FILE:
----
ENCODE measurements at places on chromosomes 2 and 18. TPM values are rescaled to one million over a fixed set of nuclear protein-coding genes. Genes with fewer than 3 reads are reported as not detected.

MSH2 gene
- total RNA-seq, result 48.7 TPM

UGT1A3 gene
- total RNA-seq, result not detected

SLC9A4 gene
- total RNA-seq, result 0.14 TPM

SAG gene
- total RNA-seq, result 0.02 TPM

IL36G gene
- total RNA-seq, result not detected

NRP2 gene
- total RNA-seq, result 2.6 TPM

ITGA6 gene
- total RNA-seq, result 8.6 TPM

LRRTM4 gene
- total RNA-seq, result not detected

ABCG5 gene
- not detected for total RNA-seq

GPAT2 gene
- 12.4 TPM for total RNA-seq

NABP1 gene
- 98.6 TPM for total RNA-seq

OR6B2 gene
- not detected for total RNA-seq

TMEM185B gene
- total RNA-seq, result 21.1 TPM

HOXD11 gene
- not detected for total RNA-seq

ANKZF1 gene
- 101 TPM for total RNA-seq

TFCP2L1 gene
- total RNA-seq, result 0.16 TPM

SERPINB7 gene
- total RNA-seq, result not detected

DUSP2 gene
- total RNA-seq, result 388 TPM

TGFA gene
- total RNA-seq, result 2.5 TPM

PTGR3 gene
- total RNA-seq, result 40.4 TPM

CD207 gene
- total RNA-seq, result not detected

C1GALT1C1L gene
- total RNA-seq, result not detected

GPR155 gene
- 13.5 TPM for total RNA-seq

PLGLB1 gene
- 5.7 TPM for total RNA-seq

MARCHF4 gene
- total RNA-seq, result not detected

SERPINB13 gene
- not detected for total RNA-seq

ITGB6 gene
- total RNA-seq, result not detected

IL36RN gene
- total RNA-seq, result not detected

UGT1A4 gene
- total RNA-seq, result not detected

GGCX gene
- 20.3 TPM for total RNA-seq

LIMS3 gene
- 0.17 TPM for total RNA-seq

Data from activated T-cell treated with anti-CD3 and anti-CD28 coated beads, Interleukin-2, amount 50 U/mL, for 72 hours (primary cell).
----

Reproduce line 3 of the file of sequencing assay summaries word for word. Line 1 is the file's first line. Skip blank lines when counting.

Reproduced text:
- total RNA-seq, result 48.7 TPM